I tried the contraption in my mouth. It did not work for me. Raising the pressure has helped a lot. I am still looking for more improvement.
If it works for you that is good news.
Just my personal opinion. My posts are not medical advice or a statement of fact. Please consult a qualified physician or other qualified medical personnel. Please comply with all applicable laws, codes, regulations, and protocols.
I think I seriously need to try it. Can you old give me more info as to what it feels like and what kind you have? I'm getting desperate
07-09-2016, 09:43 PM
(This post was last modified: 07-09-2016, 09:44 PM by HomerJay.)
I had one of these devices a while back and found it painful and my mouth was always very very dry. I would wake after a couple of hours or less and have to remove it. After about 5 weeks I gave up. It cost me around $2000 as it was purpose made by my dentist. Now sits in my draw never Used...
Obviously different people get different results, levels of comfort. Maybe using one with a CPAP with a humidifier would help the dryness?
When I was diagnosed my doctor said I should CPAP or I could try a mouth device. I thought mouth device would be much easier, the thought of being on a CPAP with mask wasn't so nice....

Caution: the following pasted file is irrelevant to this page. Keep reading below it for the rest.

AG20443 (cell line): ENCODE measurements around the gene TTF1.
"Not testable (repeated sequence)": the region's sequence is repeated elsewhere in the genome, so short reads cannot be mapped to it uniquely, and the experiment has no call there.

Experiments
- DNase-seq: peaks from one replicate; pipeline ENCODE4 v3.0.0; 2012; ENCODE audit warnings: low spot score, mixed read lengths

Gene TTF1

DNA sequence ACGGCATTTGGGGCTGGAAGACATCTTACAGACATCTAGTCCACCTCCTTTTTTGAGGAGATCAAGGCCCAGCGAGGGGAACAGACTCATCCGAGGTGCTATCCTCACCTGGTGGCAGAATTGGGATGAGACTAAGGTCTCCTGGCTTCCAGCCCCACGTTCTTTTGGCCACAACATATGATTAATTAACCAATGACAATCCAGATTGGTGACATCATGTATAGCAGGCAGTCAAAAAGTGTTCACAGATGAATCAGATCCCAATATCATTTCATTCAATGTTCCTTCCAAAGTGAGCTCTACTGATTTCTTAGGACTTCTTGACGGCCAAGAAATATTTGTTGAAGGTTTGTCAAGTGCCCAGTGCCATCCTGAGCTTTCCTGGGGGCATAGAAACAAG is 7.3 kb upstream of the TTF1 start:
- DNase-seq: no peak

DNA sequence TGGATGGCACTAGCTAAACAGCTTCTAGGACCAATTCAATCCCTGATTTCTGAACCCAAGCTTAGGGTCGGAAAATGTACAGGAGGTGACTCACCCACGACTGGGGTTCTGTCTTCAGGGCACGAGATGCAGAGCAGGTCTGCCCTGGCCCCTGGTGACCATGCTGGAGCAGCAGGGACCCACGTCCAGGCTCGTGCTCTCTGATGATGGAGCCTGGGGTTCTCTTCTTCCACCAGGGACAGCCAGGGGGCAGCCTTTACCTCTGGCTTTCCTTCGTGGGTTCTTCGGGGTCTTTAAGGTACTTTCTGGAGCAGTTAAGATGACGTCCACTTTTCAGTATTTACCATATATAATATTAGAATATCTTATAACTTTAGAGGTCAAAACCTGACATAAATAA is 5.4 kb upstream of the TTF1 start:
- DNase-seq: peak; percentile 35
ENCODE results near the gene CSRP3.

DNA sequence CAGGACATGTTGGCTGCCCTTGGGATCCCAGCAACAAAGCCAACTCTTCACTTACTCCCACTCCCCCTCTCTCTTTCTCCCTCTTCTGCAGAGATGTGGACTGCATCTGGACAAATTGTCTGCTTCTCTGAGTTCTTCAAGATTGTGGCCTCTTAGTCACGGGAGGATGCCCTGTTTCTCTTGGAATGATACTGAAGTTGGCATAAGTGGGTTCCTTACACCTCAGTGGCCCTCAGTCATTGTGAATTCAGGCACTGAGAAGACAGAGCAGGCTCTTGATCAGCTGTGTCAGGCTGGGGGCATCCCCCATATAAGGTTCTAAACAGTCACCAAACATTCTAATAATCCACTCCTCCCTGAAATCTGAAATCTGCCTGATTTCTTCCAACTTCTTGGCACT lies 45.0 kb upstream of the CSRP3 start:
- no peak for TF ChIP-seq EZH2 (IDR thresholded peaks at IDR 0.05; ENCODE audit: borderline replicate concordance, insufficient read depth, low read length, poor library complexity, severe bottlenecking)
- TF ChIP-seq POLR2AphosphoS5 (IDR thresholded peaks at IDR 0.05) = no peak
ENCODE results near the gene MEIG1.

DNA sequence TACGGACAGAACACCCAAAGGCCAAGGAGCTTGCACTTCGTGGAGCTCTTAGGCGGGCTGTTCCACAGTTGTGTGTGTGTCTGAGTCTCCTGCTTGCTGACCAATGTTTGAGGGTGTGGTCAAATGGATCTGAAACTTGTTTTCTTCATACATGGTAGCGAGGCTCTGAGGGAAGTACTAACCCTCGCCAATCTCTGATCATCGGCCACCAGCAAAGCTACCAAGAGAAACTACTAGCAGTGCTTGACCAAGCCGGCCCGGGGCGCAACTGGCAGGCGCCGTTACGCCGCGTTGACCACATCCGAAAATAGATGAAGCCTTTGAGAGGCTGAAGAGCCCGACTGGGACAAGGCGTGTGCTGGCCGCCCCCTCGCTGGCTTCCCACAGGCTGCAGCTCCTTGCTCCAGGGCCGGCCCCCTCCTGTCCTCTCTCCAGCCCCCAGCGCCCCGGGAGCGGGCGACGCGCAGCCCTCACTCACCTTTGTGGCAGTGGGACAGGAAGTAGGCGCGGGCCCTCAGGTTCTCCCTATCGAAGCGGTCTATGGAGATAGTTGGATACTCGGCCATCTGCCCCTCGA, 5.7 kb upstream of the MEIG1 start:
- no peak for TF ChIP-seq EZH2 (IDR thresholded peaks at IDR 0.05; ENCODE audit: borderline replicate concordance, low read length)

My first thought that was sleeping with a CPAP machine was horrible. Then I had a long discussion with a dentist on using a Mandibular Advancement Device. The problems caused by change in bite over time (100% in 11 years, IIRC), time to make adjustments, repeated sleep studies etc convinced me to try CPAP. I have never regretted it. Mandibular Advancement Devices are not a solution without problems. Make your choice carefully.
07-12-2016, 08:52 PM
(This post was last modified: 07-12-2016, 08:59 PM by WakeUpTime.)
For mild sleep apnea, perhaps. My research (and first hand experience) tells me that you get a reduction in AHI at best with that technology -- along with other potential issues. If it works for you, great for you. Those devices seem to help with snoring, and a little more. The serious stuff is solved by CPAP/BiPAP/etc.
Dentists, however, are absolutely excited about adding this to their solution mix. This represents the next big profit expansion, after teeth whitening.
For those with moderate or severe sleep apnea who are struggling with CPAP, I'd persist on making CPAP work rather than the allure of an evening dental insert.
Sleep Apnea has given me a terrible memory. Please forgive me if I've repeated myself.